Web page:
Many doctors don’t deliberately withhold dietary information—rather they are not well versed in nutrition themselves. O’Connell cites a recent study showing that fewer than one-third of U.S. medical schools require any instruction in nutrition. The National Academy of Sciences recommends a mere 25 hours of nutritional instruction over the course of four years of medical school, and even this low bar is infrequently achieved. And even when they are knowledgeable about how lifestyle influences disease progression, managed care or other influences may still deter physicians from counseling patients on diet and physical activity. “If you spend ten minutes with a patient, how are you going to fix anything?” asks one doctor. Physicians are even less likely to provide advice on diet and exercise if they believe patients will not follow it.
Patients suffer gravely as a result—especially those in underserved communities like Ruth Tolbert, a 66-year-old African American grandmother featured in O’Connell’s book. She didn’t know diet could help prevent the diabetes she believed she was destined for since both her parents suffered from it. “Now I do, but it’s too late,” she says. Despite suffering a stroke and related complications, Ruth drives 55 miles to escape the lack of “good markets or food stores” in Tchula, Mississippi, to Jackson, where healthier food options exist. As one expert in the book notes “This disease is environmental and economic. Unless we do something about our social disparities, we’re toast as a nation when it comes to type 2 diabetes”.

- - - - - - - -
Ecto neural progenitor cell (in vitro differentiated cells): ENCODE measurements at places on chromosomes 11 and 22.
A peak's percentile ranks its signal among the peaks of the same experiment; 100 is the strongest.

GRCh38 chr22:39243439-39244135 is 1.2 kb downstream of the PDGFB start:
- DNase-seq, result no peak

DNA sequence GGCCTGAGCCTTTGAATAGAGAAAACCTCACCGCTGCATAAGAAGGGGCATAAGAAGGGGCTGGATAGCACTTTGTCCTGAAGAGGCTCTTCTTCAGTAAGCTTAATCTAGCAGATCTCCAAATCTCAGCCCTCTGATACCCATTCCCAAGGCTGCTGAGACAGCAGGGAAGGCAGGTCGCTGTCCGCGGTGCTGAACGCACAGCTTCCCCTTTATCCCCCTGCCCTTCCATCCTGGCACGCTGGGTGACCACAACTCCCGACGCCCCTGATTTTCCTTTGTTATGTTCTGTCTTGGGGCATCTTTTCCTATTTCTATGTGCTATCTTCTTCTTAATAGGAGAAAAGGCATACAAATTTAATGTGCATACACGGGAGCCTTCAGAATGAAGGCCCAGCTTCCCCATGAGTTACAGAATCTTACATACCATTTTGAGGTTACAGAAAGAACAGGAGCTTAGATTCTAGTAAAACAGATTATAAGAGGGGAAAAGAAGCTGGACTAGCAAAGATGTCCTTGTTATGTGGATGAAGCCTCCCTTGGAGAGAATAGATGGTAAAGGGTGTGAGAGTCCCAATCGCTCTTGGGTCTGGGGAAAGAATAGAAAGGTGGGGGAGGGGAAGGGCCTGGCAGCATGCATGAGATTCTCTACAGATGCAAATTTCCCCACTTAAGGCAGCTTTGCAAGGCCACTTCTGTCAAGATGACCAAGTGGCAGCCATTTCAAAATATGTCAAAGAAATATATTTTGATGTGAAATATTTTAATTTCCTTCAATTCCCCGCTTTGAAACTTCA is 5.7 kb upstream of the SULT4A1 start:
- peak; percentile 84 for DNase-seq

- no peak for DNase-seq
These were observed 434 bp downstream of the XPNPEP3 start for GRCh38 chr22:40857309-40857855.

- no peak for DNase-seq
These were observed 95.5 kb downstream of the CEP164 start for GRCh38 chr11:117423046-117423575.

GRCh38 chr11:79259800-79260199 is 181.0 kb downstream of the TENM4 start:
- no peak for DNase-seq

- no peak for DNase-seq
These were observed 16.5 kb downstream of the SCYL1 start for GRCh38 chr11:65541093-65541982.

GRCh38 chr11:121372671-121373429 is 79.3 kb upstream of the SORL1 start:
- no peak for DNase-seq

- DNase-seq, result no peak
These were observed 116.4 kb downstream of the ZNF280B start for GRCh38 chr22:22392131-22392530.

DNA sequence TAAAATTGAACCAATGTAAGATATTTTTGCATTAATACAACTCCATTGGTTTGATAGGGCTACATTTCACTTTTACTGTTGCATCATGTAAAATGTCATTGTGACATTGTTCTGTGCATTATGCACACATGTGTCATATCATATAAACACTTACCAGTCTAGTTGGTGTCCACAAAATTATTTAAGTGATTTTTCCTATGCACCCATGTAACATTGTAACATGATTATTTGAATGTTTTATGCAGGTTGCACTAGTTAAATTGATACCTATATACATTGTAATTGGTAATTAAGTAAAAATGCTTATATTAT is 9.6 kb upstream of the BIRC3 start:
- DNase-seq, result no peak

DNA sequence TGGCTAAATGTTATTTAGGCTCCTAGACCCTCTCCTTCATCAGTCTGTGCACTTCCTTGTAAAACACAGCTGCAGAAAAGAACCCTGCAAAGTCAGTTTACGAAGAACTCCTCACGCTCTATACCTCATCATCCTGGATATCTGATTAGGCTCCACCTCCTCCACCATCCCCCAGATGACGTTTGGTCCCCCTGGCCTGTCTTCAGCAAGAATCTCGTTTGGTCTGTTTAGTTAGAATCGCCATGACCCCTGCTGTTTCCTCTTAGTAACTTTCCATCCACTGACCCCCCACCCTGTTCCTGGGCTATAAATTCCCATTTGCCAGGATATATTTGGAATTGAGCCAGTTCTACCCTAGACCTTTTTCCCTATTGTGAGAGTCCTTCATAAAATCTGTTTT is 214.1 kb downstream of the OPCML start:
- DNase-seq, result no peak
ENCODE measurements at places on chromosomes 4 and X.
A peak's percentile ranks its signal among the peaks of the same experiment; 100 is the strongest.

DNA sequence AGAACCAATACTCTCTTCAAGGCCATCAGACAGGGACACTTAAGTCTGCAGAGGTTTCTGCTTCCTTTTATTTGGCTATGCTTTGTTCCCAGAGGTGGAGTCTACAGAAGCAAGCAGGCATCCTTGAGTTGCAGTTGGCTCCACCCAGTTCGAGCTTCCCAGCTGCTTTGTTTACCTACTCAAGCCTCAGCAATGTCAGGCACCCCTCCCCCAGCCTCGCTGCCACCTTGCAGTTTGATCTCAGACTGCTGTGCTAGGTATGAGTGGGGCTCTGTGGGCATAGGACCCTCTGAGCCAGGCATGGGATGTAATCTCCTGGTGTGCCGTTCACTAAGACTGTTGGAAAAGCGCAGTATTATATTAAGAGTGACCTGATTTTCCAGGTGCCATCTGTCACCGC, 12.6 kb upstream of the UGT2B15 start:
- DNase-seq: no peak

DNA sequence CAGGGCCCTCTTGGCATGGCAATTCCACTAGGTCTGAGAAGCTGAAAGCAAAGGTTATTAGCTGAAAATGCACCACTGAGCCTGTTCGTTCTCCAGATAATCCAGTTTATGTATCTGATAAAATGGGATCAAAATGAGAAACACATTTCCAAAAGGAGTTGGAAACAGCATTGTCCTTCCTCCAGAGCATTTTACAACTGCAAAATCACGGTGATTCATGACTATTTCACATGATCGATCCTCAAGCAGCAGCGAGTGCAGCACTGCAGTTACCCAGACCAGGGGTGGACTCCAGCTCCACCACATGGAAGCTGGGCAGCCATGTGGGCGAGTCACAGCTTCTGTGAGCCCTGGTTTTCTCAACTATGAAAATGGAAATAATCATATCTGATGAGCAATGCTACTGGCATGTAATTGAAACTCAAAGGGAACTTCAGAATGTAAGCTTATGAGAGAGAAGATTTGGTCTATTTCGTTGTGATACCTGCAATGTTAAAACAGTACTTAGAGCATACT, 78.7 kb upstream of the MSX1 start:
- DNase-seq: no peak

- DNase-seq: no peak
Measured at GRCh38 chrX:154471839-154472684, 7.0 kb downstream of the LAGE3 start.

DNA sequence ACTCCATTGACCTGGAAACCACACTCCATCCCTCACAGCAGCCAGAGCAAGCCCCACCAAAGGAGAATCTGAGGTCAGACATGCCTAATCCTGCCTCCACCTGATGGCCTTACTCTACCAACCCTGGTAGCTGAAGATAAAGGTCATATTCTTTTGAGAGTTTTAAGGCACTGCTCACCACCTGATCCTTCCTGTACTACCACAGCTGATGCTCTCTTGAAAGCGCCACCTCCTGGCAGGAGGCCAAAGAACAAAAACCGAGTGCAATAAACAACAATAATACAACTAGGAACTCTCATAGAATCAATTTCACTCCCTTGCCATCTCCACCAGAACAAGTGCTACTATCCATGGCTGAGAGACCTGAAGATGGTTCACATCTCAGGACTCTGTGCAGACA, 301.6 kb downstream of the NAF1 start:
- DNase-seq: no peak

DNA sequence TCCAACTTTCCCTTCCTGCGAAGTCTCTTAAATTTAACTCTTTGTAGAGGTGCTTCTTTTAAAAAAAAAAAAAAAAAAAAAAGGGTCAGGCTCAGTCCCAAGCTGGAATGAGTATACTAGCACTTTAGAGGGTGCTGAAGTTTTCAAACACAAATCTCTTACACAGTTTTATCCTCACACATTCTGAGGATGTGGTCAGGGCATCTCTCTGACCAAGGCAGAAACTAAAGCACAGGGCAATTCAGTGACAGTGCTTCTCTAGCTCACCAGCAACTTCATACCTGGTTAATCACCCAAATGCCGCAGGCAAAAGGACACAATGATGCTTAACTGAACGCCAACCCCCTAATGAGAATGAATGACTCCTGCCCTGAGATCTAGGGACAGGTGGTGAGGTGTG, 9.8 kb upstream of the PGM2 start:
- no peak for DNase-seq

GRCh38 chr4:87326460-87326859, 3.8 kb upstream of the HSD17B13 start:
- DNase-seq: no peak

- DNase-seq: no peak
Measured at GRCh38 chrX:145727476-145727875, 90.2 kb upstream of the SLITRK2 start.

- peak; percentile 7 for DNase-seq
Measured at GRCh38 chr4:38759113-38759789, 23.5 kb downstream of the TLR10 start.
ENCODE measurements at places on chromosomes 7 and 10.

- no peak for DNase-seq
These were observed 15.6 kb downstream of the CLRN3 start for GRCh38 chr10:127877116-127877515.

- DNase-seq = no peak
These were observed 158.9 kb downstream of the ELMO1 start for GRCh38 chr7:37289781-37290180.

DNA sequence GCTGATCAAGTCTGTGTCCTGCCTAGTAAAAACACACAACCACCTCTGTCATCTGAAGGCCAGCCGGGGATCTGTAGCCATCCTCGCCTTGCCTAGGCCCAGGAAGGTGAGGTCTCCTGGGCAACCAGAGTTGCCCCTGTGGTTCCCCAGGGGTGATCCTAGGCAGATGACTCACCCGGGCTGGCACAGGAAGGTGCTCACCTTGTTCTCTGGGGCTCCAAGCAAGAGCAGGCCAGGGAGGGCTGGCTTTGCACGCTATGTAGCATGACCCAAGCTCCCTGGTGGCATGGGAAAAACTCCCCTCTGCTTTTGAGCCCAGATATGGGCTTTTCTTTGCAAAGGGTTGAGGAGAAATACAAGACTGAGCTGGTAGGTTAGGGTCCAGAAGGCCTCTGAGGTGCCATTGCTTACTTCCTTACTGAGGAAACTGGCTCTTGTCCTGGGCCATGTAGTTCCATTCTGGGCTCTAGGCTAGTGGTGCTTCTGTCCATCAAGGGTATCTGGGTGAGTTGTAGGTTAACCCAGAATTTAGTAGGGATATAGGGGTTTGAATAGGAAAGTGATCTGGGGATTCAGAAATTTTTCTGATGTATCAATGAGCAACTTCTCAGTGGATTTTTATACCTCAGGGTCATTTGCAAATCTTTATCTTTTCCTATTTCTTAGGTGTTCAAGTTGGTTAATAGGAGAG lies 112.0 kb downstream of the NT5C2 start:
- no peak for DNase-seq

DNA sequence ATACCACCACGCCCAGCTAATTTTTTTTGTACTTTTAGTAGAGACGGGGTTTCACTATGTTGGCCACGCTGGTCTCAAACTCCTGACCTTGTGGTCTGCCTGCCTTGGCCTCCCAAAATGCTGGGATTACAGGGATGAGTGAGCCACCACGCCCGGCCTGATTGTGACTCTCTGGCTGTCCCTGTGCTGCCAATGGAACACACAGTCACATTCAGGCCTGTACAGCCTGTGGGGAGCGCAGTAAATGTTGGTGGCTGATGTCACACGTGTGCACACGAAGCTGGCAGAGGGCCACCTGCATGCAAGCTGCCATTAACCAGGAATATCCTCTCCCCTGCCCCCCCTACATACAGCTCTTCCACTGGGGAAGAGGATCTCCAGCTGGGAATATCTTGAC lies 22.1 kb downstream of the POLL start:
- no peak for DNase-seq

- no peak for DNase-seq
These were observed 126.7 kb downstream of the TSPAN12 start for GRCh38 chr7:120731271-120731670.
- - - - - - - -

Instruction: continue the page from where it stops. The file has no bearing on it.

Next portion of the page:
Many believe that disease management programs can help patients with diabetes—especially those from underserved communities—gain control of their conditions and reduce complications. But even such disease management needs to be developed and implemented in an intensive, well-thought out way. Just a few weeks ago, Robert Wood Johnson Foundation Health & Society Scholar Dominick Frosch showed that an intensive telephone-based intervention strategy was insufficient to change diabetes outcomes. Frosch noted that even this degree of effort is simply not enough for those struggling through enormous daily challenges.
O’Connell recognizes the need for larger, structural interventions and stresses the importance of interdisciplinary approaches to disease management. “It takes an ongoing effort, and physicians aren’t always the best people to do that. It needs to be a team of exercise physiologists and nurses and dieticians and other specialists. But most communities don’t have a system in place to help people adhere to a diet-and-exercise program.”
Like Jeff O’Connell, there are countless people who are on the road to type 2 diabetes and the terrible complications that come with it. Some may know it and aren’t getting the support they need to change course. Others may suspect it and be avoiding a diagnosis. Still others have no idea because they aren’t getting preventive or primary care. According to O’Connell, one in four diabetics is in the dark about his or her condition.
In a recent Q&A for O Magazine, O’Connell noted that writing his book left him incredibly optimistic that a person can beat diabetes on an individual level. However, he is also “incredibly pessimistic that we as a society will be able to prevail against diabetes.” It’s sad to think this may well be true—unless providers do more to recognize and treat the condition and create novel interventions to improve outcomes of this devastating disease.